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Knives Out (2019)

Here is a movie for Agatha Christie fans.

I like watching murder mystery stories mostly as TV series, but I realized I don’t see as much in cinema. The last one I saw was Murder Mystery, a Netflix film starring Adam Sandler and Jennifer Aniston. I would recommend you to watch it only to compare it to Knives Out and realize how well-written the latter is in contrast.

The writer and director of the film, Rian Johnson, asks press in particular not to spill the movie’s secrets, so of course, I also won’t give away the plot.

The film is a modern take on the classic whodunnit story. Modern in a way that not only includes Instagram jokes, but the film raises issues around minorities and immigrants. The story begins as Harlan Thrombey (Christopher Plummer), a world-famous writer and publisher, is found dead the morning after his 85th birthday party.

Among the suspects, there are household workers, his children, their spouses, and grandchildren. Every character is eccentric, and all of them are played by amazing actors, who give outstanding performances. Such cast comes with one downside only, and it is that these amazing actors, unfortunately, fall back as minor characters. As the rich cast leads to reduced on-screen time for each, you might feel disappointed that you didn’t get to see more of them. 

The private investigator hired to solve the mystery comes with his own mysteries. Benoit Blanc, played by Daniel Craig with an accent, wanders on the edge of being a great or a lousy detective. The second major character Marta Cabrera (Ana de Armas), is Thrombey’s beloved nurse. The family members claim she is like part of the family, yet nobody knows which South American country she is from.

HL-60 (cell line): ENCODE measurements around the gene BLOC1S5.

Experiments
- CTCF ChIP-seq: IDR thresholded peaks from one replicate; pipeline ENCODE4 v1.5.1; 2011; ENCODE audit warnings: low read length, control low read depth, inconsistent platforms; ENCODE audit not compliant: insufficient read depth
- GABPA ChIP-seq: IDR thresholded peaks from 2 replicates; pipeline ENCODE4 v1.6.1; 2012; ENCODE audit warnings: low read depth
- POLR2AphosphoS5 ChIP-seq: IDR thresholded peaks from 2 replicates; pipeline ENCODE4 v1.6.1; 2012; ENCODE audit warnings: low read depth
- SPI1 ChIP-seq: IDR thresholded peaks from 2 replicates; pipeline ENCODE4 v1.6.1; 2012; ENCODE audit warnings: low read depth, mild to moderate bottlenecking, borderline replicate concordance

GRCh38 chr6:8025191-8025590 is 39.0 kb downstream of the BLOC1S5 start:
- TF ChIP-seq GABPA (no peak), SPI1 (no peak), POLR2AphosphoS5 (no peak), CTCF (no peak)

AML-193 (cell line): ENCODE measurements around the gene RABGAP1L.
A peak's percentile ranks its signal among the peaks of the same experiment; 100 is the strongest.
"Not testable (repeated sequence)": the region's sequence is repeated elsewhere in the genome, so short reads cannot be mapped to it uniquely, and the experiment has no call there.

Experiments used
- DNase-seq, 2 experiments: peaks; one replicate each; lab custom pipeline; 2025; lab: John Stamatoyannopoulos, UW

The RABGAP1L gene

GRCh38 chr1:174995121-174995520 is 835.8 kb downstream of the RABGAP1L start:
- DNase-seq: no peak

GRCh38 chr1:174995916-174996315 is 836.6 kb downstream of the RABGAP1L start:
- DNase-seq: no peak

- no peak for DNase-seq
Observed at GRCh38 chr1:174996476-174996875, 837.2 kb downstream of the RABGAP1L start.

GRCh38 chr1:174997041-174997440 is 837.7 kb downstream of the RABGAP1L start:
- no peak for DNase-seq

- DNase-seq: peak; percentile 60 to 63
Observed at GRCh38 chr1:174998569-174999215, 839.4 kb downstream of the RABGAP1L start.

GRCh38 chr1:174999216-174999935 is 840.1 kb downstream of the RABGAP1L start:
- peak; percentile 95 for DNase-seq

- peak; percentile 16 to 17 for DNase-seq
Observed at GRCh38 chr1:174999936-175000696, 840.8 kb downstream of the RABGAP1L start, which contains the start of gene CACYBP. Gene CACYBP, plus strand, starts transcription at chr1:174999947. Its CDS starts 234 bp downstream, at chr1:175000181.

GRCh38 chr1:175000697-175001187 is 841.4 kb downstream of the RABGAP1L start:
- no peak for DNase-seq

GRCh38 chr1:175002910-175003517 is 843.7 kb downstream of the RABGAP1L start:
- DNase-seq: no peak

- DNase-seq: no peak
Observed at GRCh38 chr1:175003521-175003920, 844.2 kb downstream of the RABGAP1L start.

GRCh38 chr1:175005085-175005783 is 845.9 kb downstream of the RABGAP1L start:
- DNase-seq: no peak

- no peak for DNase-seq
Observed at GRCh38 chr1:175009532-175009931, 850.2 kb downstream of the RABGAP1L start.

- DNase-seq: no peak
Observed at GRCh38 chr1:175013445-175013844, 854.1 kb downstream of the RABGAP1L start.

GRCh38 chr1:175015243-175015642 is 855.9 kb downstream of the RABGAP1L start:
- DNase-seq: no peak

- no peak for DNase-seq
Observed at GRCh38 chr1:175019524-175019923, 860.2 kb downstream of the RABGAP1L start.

What I enjoyed a lot is that the huge house is also like another character in the movie. Befitting the Harlan Thrombey as a writer of mysterious stories, even the house has its mysteries. Secret doors, windows, and hiding places reveal how the writer was living in his storybook all his life.

Knives Out stands out from classic whodunnits as some critical information is not hidden until the end as it usually would. There are many scenes and flashbacks that you wouldn’t see in the traditional stories. A bunch of information is revealed since the beginning, yet the mystery unravels in various other ways. Some clues are more obvious than others, but following the story never gets boring.

When asked why he revealed Judy’s secret earlier in Vertigo, Alfred Hitchcock asks: “Do you prefer surprise or suspense?”, telling he favors suspense over surprise. Johnson finds a perfect balance between the two in Knives Out. The film is streaming on Amazon Prime for the ones who missed seeing it in the theatres.

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